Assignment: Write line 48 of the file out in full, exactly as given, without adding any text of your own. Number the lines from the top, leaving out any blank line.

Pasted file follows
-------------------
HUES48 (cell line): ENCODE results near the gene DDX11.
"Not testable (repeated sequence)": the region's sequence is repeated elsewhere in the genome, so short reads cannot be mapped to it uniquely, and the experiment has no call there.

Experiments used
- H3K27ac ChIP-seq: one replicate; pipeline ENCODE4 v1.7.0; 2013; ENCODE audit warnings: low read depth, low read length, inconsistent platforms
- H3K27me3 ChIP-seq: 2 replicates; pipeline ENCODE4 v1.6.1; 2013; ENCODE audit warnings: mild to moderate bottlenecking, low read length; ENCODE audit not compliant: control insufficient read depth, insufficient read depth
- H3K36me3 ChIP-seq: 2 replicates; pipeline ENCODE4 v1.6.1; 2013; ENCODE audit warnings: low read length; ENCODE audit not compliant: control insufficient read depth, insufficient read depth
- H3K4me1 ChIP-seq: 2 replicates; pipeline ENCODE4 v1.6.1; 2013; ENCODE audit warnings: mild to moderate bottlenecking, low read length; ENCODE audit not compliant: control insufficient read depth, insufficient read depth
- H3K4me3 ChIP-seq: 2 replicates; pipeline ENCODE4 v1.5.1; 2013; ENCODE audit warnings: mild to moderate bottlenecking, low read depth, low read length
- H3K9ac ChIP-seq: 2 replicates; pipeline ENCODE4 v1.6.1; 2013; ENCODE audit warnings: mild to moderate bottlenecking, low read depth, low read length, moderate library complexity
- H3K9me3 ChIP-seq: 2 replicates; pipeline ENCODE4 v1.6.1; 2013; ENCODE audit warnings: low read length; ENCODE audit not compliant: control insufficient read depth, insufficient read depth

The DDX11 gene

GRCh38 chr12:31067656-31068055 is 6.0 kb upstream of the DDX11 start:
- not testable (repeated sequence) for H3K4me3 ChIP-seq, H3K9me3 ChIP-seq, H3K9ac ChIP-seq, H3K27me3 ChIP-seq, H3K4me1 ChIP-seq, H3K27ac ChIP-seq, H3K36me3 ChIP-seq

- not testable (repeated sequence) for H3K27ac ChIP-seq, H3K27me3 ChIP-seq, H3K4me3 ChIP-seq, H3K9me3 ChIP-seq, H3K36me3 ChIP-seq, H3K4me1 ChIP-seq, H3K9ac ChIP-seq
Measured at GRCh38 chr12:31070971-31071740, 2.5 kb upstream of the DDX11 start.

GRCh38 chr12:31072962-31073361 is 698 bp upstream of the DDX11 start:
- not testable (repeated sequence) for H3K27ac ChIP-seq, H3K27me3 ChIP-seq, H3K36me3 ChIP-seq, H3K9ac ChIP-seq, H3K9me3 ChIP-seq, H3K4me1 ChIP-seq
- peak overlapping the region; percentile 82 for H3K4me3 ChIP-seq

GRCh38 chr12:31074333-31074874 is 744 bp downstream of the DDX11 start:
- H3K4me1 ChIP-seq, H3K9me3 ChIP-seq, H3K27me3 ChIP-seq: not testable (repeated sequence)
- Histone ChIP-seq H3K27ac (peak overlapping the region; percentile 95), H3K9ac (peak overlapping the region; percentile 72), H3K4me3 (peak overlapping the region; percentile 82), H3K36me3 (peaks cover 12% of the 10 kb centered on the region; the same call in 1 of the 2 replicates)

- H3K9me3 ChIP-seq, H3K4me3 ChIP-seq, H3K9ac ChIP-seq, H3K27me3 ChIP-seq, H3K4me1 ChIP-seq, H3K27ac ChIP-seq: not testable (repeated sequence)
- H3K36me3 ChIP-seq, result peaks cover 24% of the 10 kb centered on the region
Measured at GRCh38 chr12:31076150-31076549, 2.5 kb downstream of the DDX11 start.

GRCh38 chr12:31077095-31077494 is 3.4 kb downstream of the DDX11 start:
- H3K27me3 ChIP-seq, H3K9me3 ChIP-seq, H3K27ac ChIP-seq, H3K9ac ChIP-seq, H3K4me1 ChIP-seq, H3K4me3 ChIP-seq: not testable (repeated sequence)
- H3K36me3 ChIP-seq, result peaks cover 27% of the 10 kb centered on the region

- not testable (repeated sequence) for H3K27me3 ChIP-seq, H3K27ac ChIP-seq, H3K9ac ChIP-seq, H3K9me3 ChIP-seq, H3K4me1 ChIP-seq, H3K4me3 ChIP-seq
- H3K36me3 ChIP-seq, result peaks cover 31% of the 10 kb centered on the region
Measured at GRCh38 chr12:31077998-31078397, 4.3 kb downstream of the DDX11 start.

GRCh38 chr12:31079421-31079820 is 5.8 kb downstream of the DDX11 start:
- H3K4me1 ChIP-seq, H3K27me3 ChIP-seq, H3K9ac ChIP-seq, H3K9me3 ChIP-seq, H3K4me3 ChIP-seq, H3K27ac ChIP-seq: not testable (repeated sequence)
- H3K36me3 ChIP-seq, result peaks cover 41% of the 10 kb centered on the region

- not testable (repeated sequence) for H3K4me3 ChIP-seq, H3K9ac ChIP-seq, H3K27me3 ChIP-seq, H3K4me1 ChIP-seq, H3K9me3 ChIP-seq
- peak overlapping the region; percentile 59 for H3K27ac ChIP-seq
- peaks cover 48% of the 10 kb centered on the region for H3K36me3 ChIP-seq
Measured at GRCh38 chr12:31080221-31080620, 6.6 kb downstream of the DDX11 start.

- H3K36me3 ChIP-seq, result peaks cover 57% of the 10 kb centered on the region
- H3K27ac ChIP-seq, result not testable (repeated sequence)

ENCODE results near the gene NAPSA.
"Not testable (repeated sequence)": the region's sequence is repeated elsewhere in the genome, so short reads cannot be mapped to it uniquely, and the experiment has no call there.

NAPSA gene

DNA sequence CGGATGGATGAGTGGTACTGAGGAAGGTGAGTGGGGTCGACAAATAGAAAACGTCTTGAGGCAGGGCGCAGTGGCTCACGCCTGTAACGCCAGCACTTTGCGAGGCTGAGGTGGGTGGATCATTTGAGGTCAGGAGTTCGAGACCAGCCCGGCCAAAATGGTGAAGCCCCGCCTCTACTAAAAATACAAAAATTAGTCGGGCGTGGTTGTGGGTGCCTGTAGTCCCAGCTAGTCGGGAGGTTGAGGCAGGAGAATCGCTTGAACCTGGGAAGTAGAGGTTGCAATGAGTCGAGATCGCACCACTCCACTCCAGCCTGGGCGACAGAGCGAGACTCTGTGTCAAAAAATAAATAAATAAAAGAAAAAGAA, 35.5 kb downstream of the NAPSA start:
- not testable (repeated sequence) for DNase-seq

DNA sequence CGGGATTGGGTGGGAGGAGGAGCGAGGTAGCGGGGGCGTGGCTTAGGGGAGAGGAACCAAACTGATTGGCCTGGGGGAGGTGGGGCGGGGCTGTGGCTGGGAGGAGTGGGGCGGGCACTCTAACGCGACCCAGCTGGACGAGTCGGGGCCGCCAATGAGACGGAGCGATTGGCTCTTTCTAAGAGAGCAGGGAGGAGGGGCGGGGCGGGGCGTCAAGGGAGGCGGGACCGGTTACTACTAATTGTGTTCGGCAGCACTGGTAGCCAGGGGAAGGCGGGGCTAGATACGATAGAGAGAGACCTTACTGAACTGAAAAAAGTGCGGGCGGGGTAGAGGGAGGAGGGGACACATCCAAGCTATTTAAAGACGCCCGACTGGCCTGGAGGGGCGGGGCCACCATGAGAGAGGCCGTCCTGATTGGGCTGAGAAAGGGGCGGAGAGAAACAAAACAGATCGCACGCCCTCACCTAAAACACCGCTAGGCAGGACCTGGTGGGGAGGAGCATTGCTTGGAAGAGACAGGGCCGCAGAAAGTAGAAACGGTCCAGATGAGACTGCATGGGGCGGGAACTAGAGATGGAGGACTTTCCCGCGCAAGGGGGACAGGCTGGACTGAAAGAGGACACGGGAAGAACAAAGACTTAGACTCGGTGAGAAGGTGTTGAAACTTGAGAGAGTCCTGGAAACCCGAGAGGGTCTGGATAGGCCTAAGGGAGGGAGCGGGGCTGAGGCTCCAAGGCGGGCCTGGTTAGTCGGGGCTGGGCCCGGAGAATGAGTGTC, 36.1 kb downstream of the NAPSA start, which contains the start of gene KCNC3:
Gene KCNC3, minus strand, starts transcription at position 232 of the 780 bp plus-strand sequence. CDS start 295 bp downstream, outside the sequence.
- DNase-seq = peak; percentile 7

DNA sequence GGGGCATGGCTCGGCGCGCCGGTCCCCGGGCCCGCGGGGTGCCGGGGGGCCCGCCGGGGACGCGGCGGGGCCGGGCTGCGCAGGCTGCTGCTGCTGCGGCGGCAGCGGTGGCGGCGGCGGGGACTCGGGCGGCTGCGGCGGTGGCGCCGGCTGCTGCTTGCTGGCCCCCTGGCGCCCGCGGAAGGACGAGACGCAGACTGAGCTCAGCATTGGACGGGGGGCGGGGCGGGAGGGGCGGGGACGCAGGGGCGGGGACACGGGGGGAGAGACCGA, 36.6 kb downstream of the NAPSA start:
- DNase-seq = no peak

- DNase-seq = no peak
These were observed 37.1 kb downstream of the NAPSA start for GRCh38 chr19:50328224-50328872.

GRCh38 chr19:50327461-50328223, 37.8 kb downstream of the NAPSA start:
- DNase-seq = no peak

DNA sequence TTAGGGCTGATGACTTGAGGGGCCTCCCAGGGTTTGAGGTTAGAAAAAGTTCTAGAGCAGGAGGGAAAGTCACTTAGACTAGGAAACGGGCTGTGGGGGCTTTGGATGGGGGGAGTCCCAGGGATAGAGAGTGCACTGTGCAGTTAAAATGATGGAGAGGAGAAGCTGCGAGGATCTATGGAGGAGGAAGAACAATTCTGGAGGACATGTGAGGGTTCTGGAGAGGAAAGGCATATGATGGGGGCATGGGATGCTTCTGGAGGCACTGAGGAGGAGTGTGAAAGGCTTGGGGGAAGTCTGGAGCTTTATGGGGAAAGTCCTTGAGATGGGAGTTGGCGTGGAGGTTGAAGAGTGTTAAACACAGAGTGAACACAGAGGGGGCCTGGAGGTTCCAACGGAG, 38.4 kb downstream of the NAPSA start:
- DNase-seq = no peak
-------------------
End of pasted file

DNA sequence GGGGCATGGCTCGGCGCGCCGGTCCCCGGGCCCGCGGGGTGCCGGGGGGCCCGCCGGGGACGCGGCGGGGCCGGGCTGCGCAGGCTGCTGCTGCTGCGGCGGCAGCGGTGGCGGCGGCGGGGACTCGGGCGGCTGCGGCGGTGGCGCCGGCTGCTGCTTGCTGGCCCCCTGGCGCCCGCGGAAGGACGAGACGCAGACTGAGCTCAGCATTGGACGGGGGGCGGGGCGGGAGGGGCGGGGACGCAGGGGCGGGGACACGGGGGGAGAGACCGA, 36.6 kb downstream of the NAPSA start: